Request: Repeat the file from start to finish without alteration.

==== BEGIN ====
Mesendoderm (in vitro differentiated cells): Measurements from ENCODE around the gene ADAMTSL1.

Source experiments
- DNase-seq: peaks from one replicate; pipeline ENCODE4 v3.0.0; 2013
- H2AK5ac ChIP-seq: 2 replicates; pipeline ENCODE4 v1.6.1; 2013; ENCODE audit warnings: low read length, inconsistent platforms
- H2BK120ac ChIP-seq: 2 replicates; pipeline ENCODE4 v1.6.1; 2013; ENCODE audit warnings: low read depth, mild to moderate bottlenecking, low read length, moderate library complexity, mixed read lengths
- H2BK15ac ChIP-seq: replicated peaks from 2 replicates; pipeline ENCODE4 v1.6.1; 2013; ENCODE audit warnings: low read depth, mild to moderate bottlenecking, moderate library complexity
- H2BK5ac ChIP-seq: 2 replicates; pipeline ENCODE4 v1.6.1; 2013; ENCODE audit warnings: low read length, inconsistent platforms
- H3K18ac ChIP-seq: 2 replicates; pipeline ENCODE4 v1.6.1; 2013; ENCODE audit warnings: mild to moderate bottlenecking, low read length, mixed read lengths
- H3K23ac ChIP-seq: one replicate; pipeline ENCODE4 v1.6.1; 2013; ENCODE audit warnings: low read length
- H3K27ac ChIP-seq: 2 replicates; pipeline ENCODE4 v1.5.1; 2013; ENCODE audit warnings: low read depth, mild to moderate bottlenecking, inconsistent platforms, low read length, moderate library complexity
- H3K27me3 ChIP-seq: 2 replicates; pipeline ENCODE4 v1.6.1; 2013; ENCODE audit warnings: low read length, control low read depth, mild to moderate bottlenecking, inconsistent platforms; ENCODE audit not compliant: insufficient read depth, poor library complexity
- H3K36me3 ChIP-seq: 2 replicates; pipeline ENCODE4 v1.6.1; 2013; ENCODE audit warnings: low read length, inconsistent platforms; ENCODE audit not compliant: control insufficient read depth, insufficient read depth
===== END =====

Mesendoderm (in vitro differentiated cells): Measurements from ENCODE around the gene ADAMTSL1.

Source experiments
- DNase-seq: peaks from one replicate; pipeline ENCODE4 v3.0.0; 2013
- H2AK5ac ChIP-seq: 2 replicates; pipeline ENCODE4 v1.6.1; 2013; ENCODE audit warnings: low read length, inconsistent platforms
- H2BK120ac ChIP-seq: 2 replicates; pipeline ENCODE4 v1.6.1; 2013; ENCODE audit warnings: low read depth, mild to moderate bottlenecking, low read length, moderate library complexity, mixed read lengths
- H2BK15ac ChIP-seq: replicated peaks from 2 replicates; pipeline ENCODE4 v1.6.1; 2013; ENCODE audit warnings: low read depth, mild to moderate bottlenecking, moderate library complexity
- H2BK5ac ChIP-seq: 2 replicates; pipeline ENCODE4 v1.6.1; 2013; ENCODE audit warnings: low read length, inconsistent platforms
- H3K18ac ChIP-seq: 2 replicates; pipeline ENCODE4 v1.6.1; 2013; ENCODE audit warnings: mild to moderate bottlenecking, low read length, mixed read lengths
- H3K23ac ChIP-seq: one replicate; pipeline ENCODE4 v1.6.1; 2013; ENCODE audit warnings: low read length
- H3K27ac ChIP-seq: 2 replicates; pipeline ENCODE4 v1.5.1; 2013; ENCODE audit warnings: low read depth, mild to moderate bottlenecking, inconsistent platforms, low read length, moderate library complexity
- H3K27me3 ChIP-seq: 2 replicates; pipeline ENCODE4 v1.6.1; 2013; ENCODE audit warnings: low read length, control low read depth, mild to moderate bottlenecking, inconsistent platforms; ENCODE audit not compliant: insufficient read depth, poor library complexity
- H3K36me3 ChIP-seq: 2 replicates; pipeline ENCODE4 v1.6.1; 2013; ENCODE audit warnings: low read length, inconsistent platforms; ENCODE audit not compliant: control insufficient read depth, insufficient read depth